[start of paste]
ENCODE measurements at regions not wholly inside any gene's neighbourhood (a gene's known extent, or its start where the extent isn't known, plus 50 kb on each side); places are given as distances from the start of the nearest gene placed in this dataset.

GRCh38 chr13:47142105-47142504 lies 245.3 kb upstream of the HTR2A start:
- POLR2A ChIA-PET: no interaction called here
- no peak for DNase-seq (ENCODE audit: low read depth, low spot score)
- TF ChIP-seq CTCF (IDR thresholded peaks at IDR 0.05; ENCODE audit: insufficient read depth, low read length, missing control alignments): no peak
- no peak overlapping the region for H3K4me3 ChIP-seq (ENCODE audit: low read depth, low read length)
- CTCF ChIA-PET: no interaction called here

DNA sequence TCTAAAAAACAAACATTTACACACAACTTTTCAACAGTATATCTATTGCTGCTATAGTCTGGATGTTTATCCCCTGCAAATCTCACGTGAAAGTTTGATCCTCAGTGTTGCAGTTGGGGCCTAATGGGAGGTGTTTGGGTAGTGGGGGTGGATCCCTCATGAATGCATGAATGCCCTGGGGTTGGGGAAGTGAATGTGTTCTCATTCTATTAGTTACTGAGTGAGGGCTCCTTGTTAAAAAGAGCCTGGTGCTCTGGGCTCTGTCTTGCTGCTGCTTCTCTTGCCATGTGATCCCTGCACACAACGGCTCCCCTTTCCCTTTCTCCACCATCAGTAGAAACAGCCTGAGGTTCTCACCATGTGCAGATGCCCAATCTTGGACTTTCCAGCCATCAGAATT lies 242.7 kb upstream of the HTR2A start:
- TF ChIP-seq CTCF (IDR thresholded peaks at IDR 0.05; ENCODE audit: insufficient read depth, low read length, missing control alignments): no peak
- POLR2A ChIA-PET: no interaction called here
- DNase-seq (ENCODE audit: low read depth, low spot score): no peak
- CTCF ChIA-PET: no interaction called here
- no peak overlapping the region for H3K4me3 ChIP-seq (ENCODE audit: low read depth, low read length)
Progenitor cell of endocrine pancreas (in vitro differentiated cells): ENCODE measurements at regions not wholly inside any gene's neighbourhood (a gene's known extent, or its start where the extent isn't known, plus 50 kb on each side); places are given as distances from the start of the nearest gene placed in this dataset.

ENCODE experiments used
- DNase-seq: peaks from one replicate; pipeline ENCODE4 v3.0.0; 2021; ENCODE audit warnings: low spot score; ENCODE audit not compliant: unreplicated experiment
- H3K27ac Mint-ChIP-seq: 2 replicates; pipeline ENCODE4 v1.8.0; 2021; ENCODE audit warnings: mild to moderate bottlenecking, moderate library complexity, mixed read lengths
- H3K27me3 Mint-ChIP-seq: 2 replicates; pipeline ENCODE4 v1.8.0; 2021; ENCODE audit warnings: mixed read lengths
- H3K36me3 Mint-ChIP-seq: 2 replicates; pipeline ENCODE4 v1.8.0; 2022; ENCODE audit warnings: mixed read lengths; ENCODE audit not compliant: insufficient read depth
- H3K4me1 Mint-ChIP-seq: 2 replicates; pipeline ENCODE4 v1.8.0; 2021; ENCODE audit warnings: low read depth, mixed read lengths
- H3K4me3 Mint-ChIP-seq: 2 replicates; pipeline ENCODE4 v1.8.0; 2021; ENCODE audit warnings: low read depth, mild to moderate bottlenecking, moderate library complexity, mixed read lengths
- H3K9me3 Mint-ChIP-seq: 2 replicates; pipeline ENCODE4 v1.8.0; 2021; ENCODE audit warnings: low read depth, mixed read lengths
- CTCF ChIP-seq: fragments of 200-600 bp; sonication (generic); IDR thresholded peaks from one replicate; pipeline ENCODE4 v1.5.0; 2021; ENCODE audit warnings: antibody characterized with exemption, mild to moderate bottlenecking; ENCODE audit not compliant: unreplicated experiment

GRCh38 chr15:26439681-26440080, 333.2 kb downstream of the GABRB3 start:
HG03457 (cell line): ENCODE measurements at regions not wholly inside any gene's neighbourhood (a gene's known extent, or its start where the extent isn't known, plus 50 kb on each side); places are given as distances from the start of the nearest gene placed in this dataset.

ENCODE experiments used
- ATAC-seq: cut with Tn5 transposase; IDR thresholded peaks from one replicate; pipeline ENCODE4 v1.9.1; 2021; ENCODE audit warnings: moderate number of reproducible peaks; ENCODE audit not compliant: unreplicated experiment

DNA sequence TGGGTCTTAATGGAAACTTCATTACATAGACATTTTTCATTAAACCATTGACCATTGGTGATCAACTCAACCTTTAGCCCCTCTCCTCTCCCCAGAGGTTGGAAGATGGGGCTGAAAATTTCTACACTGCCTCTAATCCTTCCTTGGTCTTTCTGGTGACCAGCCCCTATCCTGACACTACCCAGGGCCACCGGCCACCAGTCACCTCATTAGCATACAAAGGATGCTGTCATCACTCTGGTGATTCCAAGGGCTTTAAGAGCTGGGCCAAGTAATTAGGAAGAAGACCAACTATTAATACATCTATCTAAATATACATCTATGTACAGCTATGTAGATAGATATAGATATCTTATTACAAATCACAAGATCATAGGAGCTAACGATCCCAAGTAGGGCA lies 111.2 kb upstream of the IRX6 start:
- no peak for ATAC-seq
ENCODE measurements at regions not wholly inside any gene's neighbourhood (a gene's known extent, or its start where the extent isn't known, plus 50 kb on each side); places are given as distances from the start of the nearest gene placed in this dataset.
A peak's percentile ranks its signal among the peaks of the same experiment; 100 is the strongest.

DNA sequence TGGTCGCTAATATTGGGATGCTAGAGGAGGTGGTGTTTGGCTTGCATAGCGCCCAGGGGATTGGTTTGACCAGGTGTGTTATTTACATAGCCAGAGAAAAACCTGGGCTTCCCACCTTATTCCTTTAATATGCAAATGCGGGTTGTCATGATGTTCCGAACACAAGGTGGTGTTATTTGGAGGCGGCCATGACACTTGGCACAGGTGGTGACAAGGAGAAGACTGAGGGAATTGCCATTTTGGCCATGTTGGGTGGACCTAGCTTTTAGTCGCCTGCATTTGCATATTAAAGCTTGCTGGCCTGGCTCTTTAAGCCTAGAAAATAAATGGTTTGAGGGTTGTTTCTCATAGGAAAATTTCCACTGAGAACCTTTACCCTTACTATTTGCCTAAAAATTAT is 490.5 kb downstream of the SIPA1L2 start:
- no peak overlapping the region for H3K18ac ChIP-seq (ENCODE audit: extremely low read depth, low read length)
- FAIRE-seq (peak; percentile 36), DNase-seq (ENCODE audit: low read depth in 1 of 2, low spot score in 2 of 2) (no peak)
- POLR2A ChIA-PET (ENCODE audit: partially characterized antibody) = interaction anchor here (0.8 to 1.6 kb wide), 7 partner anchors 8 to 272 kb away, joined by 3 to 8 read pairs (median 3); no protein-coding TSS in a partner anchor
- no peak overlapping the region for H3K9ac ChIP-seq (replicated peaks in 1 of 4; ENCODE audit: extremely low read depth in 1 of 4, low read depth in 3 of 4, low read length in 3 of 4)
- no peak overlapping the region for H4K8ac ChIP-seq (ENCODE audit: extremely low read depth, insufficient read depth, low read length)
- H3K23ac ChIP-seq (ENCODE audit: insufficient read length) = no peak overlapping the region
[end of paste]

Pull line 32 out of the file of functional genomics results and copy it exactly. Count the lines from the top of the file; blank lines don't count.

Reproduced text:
DNA sequence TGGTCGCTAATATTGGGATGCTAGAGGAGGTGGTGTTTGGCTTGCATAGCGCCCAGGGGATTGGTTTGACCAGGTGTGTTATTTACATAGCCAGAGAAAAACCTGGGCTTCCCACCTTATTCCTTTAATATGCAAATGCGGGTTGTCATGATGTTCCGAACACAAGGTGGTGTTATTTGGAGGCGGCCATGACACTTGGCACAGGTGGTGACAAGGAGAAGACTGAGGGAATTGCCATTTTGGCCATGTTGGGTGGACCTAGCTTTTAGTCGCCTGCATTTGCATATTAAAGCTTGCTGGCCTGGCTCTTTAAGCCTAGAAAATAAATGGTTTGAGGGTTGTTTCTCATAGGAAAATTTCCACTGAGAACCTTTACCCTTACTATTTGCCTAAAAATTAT is 490.5 kb downstream of the SIPA1L2 start: